Mike Pompeo
File photo of Mike Pompeo | Andrew Harrer/Bloomberg
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New Delhi: U.S. Secretary of State Michael Pompeo arrives in India Tuesday fresh from a last-minute trip to the Gulf aimed at building a global coalition against Iran to tackle a different tricky subject: trade.

He’s seeking to strengthen ties in the Indo-Pacific region where America’s key economic rival — China — is expanding its reach. But Pompeo and India’s Prime Minister Narendra Modi will confront significant foreign policy challenges, from retaliatory tariffs to New Delhi’s plans to purchase the S-400 air defense system from Russia.

The visit — the first high-level engagement since Modi’s sweeping mandate in last month’s elections — comes ahead of a meeting between President Donald Trump and Modi on the sidelines of the Group of 20 Summit in Japan later this week.

“If the U.S. seeks to contain China’s rise, India is the obvious counterweight in the region,” Katharine Adeney, director of the University of Nottingham Asia Research Institute, said in an email. “Although the relationship is in choppy economic waters, it is in the interests of both countries to seek to negotiate an outcome that fits their wider strategic priorities.”

Trade Spat

India raised tariffs on as many as 28 products, including almonds and walnuts, on June 16 in response to higher duties imposed by the U.S. on products including steel and aluminum, after the Trump administration on June 1 ended trade concessions on $6.3 billion of Indian goods.

In the last few days, the U.S. has sought to ease India’s concerns over reports that Washington was considering capping H-1B visas to countries that force foreign companies to store data locally, as India does. There’s a broad review of the H-1B program underway, but it isn’t targeted at India, whose technology workers have been leading beneficiaries of the entry permits, a State Department official said at a briefing on June 21.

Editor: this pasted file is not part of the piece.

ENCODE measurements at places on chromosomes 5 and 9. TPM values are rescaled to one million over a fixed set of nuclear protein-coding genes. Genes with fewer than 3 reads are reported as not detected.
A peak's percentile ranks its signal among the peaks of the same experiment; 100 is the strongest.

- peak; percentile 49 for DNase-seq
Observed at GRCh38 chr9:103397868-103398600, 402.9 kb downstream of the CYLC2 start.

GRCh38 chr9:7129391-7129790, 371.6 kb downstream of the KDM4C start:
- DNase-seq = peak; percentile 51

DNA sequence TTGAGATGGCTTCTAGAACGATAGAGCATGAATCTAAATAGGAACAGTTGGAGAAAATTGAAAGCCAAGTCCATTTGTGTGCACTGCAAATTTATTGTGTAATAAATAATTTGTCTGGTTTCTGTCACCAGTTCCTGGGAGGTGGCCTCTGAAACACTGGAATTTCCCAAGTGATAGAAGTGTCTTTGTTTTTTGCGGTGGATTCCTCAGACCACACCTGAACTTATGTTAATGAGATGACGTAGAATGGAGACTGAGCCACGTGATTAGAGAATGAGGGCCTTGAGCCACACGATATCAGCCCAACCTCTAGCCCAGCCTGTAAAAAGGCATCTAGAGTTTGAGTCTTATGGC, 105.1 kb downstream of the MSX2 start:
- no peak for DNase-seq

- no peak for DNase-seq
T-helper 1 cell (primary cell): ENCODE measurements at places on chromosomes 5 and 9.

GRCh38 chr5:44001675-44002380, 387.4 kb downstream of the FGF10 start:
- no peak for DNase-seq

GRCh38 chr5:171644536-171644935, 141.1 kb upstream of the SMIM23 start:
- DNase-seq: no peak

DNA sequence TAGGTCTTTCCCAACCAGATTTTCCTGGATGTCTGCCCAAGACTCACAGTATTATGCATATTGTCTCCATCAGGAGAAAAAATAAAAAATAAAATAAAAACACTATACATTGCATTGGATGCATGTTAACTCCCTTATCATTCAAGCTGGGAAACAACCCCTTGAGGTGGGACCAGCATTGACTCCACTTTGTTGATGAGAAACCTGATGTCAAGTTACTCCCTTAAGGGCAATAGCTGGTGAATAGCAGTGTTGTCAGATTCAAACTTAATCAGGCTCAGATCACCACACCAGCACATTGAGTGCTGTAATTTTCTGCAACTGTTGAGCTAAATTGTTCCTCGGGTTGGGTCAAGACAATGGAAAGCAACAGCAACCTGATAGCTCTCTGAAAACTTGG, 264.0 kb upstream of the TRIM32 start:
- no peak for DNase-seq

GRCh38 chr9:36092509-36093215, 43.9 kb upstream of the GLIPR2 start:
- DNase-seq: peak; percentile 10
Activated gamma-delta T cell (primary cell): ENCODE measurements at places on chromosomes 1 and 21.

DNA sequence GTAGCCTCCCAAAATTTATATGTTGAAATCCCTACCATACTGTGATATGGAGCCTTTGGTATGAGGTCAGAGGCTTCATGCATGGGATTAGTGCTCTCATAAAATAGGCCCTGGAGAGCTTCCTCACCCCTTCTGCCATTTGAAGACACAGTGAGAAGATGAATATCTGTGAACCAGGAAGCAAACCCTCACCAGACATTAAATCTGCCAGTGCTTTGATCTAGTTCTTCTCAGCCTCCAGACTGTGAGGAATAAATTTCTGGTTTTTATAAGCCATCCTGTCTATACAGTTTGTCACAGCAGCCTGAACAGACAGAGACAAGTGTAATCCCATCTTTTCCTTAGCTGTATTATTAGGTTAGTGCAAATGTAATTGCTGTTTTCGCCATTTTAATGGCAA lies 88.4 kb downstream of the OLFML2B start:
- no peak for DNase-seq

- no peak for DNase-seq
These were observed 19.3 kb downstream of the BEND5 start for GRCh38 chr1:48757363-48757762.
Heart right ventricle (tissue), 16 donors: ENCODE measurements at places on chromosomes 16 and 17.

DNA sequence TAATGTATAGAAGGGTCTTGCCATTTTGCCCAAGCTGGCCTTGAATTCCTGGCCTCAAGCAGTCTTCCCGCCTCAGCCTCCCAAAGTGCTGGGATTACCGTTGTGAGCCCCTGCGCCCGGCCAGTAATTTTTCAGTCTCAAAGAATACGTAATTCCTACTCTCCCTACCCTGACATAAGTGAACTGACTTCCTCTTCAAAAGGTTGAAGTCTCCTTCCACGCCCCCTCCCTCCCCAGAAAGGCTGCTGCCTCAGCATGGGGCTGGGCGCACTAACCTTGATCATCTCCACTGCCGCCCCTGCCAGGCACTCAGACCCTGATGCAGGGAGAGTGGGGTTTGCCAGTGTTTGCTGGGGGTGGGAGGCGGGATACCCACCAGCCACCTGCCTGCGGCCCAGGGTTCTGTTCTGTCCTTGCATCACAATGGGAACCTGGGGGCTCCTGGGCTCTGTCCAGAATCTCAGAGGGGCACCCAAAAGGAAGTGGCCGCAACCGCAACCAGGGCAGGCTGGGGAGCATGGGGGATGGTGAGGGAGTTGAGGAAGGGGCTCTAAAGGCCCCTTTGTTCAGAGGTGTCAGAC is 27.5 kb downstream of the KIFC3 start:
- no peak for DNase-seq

Despite these differences, India’s trade with the U.S. has grown to $150 billion annually, while the U.S. has emerged as India’s top defense supplier in the last two years. They have pledged to deepen strategic ties despite the Trump administration’s sanctions over buying oil from Iran and the purchase of defense equipment from Russia. The U.S. is also embroiled in a dispute with Turkey over its plans to purchase the Russian-made S-400 defense system.

India succumbed to U.S. pressure and gave up oil purchases from Iran when a sanctions waiver ran out in May, after imports soared to the second-highest level in the year through March 31. And while India has continued to seek a renewal of the waiver, Trump’s threats of additional sanctions and the escalating tensions in the Strait of Hormuz after Iran shot down a U.S. spy drone will make that issue a difficult one to broach this week.

‘At the Crossroads’

India has also been caught in the tussle between the U.S. and China over trade issues. Even though the government in New Delhi shares strategic ties with the Trump administration, Modi is trying to rebuild relations with the government in Beijing that were strained due to a series of long-simmering border disputes.

India wasn’t ready to make a call on whether to allow Huawei Technologies Co. to participate in the country’s rollout of 5G telecommunications networks. “We will take a decision which will be guided by our economic and security interests,” Indian Foreign Ministry spokesman Raveesh Kumar said at a briefing on Friday. Huawei faces a ban in the U.S. over fears that China’s government could use its systems to spy on other countries.

“The relationship is at the crossroads,’’ said Shashank, a former foreign secretary of India who uses only one name. Indians feel their interests have been harmed by U.S. decisions such as the continuing trade wars and the review of professional visas, Shashank said.

For Pompeo, the visit is an opportunity “to press the Modi government on its continued ties to Iran and Russia,” said Richard Rossow, who holds the Wadhwani Chair in U.S.-India Policy Studies at the Center for Strategic and International Studies in Washington.

He said it’s also a chance to “to determine if the Modi government, with its new electoral mandate, has additional flexibility to move on the commercial issues that have caused friction in the relationship.”


Also read: Mike Pompeo: US Secretary of State is a Modi admirer, Trump firefighter & Harvard alum


 

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